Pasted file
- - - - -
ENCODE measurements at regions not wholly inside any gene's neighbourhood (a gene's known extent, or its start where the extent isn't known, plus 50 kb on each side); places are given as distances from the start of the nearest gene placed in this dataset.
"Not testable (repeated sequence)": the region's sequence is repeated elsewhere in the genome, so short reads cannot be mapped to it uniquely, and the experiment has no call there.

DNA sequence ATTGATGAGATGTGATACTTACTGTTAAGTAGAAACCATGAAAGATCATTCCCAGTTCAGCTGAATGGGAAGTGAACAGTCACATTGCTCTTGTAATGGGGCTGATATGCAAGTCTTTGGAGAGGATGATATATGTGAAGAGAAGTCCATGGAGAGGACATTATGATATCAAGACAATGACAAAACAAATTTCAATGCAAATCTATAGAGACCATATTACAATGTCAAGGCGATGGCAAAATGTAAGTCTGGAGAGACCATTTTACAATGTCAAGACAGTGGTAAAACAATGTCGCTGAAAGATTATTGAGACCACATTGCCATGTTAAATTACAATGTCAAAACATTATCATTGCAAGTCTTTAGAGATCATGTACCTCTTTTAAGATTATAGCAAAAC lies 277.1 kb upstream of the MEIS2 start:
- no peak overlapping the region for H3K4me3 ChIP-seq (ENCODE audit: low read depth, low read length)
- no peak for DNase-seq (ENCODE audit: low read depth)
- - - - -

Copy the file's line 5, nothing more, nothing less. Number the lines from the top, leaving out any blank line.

- no peak for DNase-seq (ENCODE audit: low read depth)